In interpersonal relationships, power is frequently defined as the capacity to produce a particular outcome. Last year I followed a discussion thread in a Harvard Business Review (HBR) LinkedIn group devoted to defining power. The vast majority of the thousands of people who put forth a definition described power in terms of its effects.
Joan Balmer, a retired colleague, has pointed out to me that although these are the accepted definitions of power, they fail to truly capture what power is. It is like defining running as the ability to move rapidly in an unassisted manner from place to place. Such a definition of running tells you nothing about how the limbs work together in relation to each other in a manner that would clearly distinguish running from walking, crawling, and jogging.
So…. what do you think power is? What power does is evident, but what power is, is not. I don’t know what it is, but I have a few thoughts that may shed some light on its nature.
Look at the universe and material world around us. Early in the industrial revolution, heat from coal was applied to water yielding steam under pressure which was then used to power machines such as the railway locomotive. By gaining a deeper understanding of the chemistry of fossil fuels, diesel engines were developed and over time more sophisticated chemistry and physics have led to more and more efficient engines.
The philosophies of relativity and quantum mechanics required probing deeper into nature in order to verify some of their mysterious assertions. The probing led to the release of atomic energy, which is geometrically more potent than any power released at a chemical level of fossil fuels. It is fair to infer that probing further into principles operating in sub-nuclear realms will yield a power source that is massively more powerful than that available through atomic fission or fusion.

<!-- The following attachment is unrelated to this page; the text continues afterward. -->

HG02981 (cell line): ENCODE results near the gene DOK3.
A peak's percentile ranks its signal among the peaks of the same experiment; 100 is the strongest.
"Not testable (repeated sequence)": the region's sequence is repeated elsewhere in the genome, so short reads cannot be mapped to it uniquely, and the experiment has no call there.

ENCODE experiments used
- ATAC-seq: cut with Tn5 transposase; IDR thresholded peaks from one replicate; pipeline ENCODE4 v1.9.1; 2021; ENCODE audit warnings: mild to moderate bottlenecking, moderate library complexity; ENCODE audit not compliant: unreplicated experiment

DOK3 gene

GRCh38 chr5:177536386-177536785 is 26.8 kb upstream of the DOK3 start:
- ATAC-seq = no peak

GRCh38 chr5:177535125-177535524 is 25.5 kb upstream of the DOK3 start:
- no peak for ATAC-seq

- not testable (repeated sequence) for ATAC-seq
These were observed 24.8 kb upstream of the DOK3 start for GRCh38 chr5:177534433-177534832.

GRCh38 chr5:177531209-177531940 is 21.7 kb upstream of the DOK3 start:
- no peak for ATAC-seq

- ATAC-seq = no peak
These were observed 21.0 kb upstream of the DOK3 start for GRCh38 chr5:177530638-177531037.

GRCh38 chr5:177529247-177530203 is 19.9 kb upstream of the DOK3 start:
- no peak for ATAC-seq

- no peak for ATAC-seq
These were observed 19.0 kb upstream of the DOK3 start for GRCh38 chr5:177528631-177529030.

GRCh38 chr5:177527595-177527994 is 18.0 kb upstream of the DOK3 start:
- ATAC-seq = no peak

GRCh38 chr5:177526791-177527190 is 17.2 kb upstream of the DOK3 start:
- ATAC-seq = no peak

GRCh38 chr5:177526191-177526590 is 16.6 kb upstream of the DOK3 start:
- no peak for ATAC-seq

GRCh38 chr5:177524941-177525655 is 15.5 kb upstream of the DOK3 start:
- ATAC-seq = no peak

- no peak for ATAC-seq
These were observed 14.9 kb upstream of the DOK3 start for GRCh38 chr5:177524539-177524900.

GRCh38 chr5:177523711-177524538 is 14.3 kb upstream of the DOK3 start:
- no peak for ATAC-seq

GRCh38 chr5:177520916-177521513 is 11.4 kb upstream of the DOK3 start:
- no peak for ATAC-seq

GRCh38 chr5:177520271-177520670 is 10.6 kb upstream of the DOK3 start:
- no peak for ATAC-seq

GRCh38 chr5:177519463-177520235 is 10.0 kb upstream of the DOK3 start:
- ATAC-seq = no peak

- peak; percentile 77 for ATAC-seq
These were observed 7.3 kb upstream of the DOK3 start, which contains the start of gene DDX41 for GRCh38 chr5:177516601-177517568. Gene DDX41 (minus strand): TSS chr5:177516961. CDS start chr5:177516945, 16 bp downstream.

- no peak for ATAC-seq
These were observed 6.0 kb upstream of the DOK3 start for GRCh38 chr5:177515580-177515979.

It seems that the deeper into the nature of the material world one is able to probe, the greater the source of power. Returning to power in interpersonal relationships, I make the same assertion: Accessing deeper levels of oneself makes one more powerful.
A Buddhist fable is perhaps instructive. A great warrior invading a town said to a monk, “I could cut your head off in the blink of an eye.” The monk’s reply – “I could have my head cut off in the blink of an eye” – provoked the warrior to lay down his sword and reconsider his life. I gather that the warrior noted a greater strength and freedom in the monk’s instant willingness to embrace death than in his ability to kill in an instant. I believe that such statements yielding powerful harm-reducing effects come from deep inside someone’s nature.
The monk in this story did not have a stronger physical weapon but he saved many lives without one. His statement certainly arose from the deep foundation of his character.
Think of a time when you were powerful. Where did your power come from? Let me know by leaving a comment on this blog. I look forward to hearing your thoughts.